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Monday, July 16, 2012

Soy it isn't so

Almost every time I teach a cooking or baking class, invariably a theme comes up: SOY.
Students usually want to know what my take is on this legume rich in protein, that has been elevated to amazing super healthy food status for some years, but that lately, has been falling out of grace in some groups. The issue has become a bit polemic and there's no streight answer. There's scientific research, rumors and urban myths about it. However, nothing is conclusive.
In earlier decades, soy became the wonder child of mother nature in the Western world (of course, it's been a staple in the East since ancient times). It became the symbol of health and eating tofu all the time, every day in every meal was the right thing to do.
Food manufacturers got the message and started processing it and turning it into everything (including profit): soy milk, hydrolyzed or isolated soy protein (the one people add to smoothies), vegan mayonnaise, margarine, oil, granola, flour, soy nut butter, supplements, condiments and additives. You can get "foods" that look like chicken and taste like chicken, but they are actually made out of soy, and the same goes for burgers, turkey, ice cream, cream cheese, chips and hot dogs, etc, etc... All these products promoted as vegan, perceived as healthy and targeted towards an audience that thought they were making a smart choice.

With the high protein diet craze booming, this versatile crop has been added into everything in a way that we don't even know it's there unless we carefully read the ingredient labels. Chances are that, even if you are not vegetarian or not even interested in eating soy, if you buy any processed food products these days in the middle aisles of the supermarket, it will certainly contain some sort of soy-derived ingredient.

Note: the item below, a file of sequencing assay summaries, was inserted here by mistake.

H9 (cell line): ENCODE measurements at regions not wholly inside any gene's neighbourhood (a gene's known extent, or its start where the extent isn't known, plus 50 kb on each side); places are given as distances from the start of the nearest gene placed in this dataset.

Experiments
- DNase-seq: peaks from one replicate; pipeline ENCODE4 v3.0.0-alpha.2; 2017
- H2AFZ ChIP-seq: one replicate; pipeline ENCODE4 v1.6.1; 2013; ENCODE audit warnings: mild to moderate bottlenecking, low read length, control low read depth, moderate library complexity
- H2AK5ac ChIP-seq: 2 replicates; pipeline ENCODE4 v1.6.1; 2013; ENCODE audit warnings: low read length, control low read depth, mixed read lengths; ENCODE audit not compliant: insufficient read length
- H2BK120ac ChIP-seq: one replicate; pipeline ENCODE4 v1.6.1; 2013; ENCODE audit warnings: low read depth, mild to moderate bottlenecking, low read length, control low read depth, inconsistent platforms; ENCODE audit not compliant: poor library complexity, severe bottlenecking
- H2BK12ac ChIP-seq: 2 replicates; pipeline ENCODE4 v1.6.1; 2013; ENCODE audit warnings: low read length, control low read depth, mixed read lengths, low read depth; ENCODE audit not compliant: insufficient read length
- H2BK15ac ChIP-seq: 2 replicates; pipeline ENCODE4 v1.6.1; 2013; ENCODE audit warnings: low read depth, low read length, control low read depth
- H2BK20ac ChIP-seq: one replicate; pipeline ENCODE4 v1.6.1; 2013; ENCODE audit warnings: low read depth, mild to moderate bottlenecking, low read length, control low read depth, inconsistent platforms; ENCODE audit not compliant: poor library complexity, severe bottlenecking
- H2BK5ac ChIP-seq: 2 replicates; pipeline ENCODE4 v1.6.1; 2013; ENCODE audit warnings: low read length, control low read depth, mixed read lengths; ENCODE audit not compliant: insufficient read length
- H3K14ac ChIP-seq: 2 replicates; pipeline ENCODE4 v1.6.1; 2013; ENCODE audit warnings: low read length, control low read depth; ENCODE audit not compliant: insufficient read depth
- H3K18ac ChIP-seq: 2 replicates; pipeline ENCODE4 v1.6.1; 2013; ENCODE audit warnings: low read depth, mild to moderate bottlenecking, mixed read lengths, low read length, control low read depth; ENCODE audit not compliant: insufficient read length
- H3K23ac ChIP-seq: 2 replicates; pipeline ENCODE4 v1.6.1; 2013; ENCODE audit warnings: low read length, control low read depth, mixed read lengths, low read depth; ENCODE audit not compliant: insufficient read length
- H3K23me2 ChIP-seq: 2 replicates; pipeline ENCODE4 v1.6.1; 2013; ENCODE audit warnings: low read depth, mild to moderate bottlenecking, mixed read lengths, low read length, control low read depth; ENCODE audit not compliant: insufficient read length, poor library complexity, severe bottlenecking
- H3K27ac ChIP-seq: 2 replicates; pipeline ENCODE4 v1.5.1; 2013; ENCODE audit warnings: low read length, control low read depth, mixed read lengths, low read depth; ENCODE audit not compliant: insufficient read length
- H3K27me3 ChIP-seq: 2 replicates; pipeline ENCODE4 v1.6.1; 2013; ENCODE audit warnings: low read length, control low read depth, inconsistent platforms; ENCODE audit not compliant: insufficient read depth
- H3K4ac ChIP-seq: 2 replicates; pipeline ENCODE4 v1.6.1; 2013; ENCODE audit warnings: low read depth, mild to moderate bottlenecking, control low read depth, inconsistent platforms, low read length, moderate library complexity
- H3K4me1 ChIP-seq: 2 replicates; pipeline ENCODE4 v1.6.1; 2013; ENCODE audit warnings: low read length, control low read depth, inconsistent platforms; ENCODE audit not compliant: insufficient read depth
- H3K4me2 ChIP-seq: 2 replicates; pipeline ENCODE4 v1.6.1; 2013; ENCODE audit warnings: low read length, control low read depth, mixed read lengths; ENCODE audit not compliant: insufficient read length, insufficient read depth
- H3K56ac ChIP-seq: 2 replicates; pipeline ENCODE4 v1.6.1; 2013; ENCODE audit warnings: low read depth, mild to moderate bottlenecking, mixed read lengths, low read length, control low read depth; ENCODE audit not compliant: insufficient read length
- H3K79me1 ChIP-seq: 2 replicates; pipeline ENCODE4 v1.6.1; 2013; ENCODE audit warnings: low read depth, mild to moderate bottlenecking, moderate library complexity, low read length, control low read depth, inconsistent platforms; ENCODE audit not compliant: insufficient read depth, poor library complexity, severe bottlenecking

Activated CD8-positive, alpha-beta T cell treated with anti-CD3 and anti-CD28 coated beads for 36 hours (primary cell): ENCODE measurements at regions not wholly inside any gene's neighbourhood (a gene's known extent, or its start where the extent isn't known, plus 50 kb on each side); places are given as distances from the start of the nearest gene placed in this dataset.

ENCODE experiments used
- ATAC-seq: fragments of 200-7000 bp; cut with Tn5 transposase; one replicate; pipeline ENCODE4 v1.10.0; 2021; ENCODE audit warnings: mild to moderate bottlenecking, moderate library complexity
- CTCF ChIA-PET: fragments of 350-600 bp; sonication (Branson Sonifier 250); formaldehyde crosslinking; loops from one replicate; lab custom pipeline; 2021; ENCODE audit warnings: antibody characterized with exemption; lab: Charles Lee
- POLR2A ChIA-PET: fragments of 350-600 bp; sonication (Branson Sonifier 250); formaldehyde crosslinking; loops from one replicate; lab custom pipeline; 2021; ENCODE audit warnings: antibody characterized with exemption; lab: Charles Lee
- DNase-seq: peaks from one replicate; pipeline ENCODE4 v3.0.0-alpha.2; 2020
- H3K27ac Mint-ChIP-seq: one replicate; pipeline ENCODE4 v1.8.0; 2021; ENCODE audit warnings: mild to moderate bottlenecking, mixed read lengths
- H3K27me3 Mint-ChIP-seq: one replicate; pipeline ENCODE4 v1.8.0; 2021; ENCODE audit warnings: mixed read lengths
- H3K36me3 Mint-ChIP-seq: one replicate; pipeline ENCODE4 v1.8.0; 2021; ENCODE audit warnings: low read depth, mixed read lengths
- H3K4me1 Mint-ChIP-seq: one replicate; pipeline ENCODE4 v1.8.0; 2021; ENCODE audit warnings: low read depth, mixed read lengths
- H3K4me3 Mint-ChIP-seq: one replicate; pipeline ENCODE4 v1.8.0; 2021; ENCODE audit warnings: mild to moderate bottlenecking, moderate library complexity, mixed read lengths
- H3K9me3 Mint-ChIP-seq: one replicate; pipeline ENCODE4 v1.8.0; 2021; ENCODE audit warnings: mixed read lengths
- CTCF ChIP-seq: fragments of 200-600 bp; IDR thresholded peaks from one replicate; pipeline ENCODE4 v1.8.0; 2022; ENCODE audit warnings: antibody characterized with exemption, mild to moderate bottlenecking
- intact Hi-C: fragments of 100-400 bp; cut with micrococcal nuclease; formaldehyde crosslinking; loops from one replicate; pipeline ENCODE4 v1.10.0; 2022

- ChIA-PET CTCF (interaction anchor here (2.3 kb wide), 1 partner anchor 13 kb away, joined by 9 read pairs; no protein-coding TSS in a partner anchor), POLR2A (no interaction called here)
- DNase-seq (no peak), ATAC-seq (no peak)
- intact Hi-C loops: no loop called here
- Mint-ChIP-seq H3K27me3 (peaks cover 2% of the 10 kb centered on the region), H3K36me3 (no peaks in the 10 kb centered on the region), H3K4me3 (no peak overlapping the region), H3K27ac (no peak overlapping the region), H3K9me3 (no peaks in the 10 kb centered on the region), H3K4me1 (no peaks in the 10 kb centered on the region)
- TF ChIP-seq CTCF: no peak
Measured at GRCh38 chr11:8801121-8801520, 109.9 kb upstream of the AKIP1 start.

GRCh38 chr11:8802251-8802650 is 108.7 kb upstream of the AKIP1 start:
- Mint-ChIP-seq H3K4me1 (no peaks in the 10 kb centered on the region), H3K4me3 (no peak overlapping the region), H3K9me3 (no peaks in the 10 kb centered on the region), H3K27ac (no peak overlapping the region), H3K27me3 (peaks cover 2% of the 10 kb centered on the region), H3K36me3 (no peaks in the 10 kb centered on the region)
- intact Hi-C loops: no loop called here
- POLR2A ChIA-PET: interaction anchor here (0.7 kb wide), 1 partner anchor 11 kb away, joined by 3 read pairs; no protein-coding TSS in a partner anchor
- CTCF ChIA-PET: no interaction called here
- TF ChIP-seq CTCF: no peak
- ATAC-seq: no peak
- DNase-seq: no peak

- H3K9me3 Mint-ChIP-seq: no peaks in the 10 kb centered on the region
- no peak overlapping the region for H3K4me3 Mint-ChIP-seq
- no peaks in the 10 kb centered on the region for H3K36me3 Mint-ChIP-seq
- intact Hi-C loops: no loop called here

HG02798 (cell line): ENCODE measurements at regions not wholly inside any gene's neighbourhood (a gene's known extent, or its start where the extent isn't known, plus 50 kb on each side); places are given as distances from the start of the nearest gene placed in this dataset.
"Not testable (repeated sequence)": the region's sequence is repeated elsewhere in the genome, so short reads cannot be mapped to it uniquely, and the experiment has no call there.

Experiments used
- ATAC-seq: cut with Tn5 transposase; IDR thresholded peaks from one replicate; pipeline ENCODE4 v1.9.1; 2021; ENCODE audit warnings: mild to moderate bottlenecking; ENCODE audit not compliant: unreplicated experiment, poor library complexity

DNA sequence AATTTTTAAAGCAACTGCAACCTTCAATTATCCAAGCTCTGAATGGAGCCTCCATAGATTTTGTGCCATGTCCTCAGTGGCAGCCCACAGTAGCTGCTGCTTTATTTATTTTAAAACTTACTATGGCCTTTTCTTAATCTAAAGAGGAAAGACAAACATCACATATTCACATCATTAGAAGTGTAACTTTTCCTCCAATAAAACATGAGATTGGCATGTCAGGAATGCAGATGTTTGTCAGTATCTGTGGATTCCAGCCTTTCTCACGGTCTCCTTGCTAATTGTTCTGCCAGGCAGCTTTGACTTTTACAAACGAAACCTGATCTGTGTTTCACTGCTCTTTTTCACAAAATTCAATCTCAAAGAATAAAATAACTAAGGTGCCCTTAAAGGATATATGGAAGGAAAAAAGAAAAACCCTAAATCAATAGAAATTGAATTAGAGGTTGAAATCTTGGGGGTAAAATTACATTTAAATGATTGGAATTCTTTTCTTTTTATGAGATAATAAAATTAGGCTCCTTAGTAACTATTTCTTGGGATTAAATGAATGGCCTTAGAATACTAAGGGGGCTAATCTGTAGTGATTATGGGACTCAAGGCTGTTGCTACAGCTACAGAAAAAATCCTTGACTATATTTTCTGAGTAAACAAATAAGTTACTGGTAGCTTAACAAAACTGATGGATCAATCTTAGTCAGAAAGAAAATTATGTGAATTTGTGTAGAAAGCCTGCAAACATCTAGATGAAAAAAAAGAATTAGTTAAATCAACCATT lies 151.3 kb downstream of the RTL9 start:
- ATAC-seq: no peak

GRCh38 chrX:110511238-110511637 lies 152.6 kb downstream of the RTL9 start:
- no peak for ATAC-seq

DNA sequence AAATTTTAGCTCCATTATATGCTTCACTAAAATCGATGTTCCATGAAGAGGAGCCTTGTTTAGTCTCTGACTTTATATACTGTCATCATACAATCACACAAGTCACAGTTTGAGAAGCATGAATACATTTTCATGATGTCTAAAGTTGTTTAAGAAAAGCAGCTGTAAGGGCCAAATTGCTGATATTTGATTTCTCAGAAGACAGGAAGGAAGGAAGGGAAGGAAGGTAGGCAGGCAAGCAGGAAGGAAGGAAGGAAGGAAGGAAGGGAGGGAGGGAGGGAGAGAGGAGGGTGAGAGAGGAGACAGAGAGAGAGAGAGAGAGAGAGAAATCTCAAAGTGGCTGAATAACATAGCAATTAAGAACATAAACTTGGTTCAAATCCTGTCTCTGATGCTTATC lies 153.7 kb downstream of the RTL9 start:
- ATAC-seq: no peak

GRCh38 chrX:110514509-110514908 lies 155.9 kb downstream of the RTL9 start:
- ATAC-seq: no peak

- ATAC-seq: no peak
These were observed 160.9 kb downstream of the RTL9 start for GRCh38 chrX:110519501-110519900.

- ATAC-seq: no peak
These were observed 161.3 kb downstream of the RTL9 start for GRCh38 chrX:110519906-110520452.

Soy has been claimed to help prevent certain kinds of cancer, alleviate menopause symptoms, and be beneficial for the heart. This plant is rich in phytonutrients (phytosterols in particular), complete protein and fiber and is low in fat.
However, recently, there have been some other studies that have linked the high consumption of soy with other forms of cancer, infertility and dementia. There's even a popular believe that men who eat lots of soy can get enlarged breasts due to the hormone-like effects of the phytochemicals present in soy. But don't buy your man a bra just yet...
To this day, there's no conclusive information about the consumption of soy, or if it's potential benefits and nutritional composition are more important than their supposed adverse effects. It's all very confusing. But I think it's important to state that often, the type of soy consumed and studied (as a fresh unprocessed product; in fermented form; or commercial, genetically modified soy forms of meat-like products) isn't specified, but generally grouped as "soy."
And here I think lays the most important issue: I don't personally think that a hot dog made out of hydrolyzed soy protein or a tablespoon of tofutti "cream cheese" (made with no cream nor cheese, but hydrogenated soy oil--trans-fats-- and hydrolyzed soy protein) can be compared with naturally fermented organic miso or fresh non-GMO edamame. The former ones are industrially processed products from which the main nutrients of the legume have been removed almost entirely and other mysterious additives and processes have been included in their recipes. The latter are traditional foods used for thousands of years in the Far East. They are processed, but not by industrial methods, but by natural means, mainly, fermentation by good fungi, bacteria and yeasts, that turn them into even more nutrient-dense products.
That's why, and this is my own opinion, I do believe that in MODERATION (aka: don't make these the only components of your diet), they are a great addition to home menus, without forgetting, that soybeans can be an amazing and natural source of umami, which can definitely make a dish more delicious: